Outlook: Heroic, but he can't save coal

THERE seems to be an awful lot of muddled thinking going on in the Government on electricity and coal. The latest idea to be floated by Geoffrey Robinson, the Paymaster General, in his heroic one-man bid to save the British coal industry from extinction, is that those nasty electricity generators - the ones proposing to slash their orders of the best of British - be stripped of as much as 20 per cent of their capacity.

As a threat intended to cajole the generators into buying more coal, this proposal might have something to commend it, although it is a pretty worthless one since the Government has no payers to expropriate privatised assets in this way. But as a strategy for saving coal mining jobs, it seems almost wholly irrelevant. By all means enhance competition in power generation by reconstructing the pool and further breaking up the industry, but don't expect it to have any effect on coal-buying habits. Why should it?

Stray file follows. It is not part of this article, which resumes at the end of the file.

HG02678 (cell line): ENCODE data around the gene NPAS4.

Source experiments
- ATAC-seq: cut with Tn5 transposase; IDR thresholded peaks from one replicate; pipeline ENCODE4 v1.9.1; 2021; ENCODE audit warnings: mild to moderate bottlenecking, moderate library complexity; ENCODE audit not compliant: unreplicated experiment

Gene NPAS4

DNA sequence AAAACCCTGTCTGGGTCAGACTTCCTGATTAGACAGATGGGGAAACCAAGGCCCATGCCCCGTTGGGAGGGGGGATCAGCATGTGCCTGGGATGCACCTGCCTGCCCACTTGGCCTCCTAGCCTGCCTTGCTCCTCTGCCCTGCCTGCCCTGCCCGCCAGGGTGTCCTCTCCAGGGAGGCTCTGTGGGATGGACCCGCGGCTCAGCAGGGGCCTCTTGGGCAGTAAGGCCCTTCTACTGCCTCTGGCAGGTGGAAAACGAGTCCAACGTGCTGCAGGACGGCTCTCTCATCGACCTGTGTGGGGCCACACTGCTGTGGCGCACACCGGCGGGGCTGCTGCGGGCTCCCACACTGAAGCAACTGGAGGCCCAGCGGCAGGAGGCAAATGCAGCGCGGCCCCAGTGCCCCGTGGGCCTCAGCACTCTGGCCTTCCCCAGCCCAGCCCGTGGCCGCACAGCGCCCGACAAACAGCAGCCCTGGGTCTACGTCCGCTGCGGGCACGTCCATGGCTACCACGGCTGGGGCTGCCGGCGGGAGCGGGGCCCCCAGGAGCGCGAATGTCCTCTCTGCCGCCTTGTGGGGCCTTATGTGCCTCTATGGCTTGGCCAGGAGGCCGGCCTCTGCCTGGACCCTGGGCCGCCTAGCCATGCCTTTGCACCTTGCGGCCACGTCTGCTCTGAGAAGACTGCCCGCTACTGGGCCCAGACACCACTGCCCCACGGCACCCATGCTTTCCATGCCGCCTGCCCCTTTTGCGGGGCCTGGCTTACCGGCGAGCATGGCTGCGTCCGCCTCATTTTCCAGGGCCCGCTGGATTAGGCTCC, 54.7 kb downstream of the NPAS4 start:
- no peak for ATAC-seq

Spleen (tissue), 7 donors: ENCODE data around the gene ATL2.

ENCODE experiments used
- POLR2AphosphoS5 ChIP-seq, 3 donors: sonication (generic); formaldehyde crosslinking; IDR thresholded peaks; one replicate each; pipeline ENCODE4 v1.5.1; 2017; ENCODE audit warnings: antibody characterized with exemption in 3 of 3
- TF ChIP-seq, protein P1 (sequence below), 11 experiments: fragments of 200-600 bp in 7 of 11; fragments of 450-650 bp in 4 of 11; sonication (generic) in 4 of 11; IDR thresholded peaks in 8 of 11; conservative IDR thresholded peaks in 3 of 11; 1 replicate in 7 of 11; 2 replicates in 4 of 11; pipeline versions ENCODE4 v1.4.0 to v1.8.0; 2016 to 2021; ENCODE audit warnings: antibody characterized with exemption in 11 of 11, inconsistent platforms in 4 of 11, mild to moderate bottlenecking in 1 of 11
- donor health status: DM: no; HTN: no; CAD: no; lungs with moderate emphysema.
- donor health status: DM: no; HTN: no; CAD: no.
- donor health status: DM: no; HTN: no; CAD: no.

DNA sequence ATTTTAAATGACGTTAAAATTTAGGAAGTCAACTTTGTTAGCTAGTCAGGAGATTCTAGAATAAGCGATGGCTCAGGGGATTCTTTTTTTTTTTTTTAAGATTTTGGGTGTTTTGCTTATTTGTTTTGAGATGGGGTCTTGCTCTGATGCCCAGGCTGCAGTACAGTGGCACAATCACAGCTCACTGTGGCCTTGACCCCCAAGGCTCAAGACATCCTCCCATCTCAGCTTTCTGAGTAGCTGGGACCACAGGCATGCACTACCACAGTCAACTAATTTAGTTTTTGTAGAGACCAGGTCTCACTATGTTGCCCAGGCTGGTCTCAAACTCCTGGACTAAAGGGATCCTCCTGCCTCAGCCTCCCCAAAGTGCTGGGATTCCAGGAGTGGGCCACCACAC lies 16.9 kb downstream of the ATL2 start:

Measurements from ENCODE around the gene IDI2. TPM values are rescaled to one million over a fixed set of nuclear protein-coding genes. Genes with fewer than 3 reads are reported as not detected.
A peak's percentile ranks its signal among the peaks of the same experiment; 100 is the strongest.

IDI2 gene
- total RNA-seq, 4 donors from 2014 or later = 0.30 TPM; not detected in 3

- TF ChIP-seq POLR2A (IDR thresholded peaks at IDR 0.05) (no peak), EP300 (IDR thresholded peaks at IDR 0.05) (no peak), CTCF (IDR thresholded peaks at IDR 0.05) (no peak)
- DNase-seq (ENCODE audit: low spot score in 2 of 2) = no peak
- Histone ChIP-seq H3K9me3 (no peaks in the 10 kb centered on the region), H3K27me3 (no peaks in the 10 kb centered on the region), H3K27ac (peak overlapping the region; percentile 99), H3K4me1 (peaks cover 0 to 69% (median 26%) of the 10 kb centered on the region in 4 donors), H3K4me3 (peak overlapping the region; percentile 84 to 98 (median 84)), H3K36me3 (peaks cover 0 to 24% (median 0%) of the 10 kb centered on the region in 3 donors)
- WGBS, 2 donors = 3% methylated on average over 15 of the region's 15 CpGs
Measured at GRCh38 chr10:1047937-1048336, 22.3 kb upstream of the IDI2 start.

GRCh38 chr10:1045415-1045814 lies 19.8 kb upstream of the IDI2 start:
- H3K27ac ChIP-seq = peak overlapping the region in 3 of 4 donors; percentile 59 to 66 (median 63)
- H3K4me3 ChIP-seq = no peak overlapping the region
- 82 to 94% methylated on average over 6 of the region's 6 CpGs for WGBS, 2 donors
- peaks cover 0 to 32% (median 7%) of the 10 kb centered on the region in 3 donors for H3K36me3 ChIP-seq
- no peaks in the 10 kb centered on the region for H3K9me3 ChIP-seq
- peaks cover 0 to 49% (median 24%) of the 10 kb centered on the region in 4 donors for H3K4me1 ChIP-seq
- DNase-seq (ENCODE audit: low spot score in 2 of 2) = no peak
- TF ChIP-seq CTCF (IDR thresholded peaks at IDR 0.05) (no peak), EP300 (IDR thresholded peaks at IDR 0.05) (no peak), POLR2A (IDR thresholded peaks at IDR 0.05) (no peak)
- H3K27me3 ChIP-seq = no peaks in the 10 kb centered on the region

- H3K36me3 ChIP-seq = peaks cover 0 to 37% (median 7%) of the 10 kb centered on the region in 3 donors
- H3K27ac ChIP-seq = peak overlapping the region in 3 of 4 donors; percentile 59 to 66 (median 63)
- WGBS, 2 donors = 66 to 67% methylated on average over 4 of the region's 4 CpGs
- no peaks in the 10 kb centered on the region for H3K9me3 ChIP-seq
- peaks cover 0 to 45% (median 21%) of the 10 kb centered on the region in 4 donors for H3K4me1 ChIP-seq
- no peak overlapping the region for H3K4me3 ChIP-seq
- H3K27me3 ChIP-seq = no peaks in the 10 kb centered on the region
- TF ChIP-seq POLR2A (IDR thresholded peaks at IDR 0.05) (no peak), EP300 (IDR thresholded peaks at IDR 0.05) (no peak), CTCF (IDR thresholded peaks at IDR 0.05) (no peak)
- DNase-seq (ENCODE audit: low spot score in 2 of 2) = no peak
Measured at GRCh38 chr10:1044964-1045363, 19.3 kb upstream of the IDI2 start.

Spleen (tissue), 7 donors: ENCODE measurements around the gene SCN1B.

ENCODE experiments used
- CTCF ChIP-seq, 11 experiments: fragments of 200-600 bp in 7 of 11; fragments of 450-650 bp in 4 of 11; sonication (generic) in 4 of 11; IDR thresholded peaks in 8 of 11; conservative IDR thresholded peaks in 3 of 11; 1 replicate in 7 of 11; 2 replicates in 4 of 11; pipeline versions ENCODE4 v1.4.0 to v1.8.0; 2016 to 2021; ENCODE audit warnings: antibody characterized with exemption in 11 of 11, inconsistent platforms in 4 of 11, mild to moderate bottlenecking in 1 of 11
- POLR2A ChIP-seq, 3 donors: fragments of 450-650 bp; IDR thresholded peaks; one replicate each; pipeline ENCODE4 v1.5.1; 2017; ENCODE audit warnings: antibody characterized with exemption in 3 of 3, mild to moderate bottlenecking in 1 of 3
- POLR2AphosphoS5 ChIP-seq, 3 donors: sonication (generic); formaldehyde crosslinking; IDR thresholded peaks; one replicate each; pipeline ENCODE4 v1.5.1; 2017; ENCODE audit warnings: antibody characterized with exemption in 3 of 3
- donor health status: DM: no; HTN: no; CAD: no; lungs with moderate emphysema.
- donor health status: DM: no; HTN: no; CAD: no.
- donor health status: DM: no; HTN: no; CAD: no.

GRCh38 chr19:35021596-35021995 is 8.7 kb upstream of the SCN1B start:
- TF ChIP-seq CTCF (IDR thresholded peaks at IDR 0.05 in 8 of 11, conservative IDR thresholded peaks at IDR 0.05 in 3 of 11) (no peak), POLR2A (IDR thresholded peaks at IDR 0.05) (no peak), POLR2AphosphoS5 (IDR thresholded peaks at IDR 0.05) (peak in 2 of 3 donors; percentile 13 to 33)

Unless, of course, the intention is to force National Power and PowerGen to give away this capacity to Mr Budge so that he can generate electricity into the pool for the marginal cost of his coal alone. Even resurgent old Labour surely couldn't imagine the Government would get away with that one.

No, despite all the huffing and puffing from government ministers, the energy review and the best efforts of Mr Robinson, the likely end game for British coal and Richard Budge remains pretty much the same as it has been for quite some while now. The moratorium on new gas-fired power stations will buy a little more time for coal, but only at the expense of reduced competition for electricity, higher prices and a dirtier environment. Nor will it stop mine closures from this autumn onwards. They just won't be as savage as they might have been, that's all.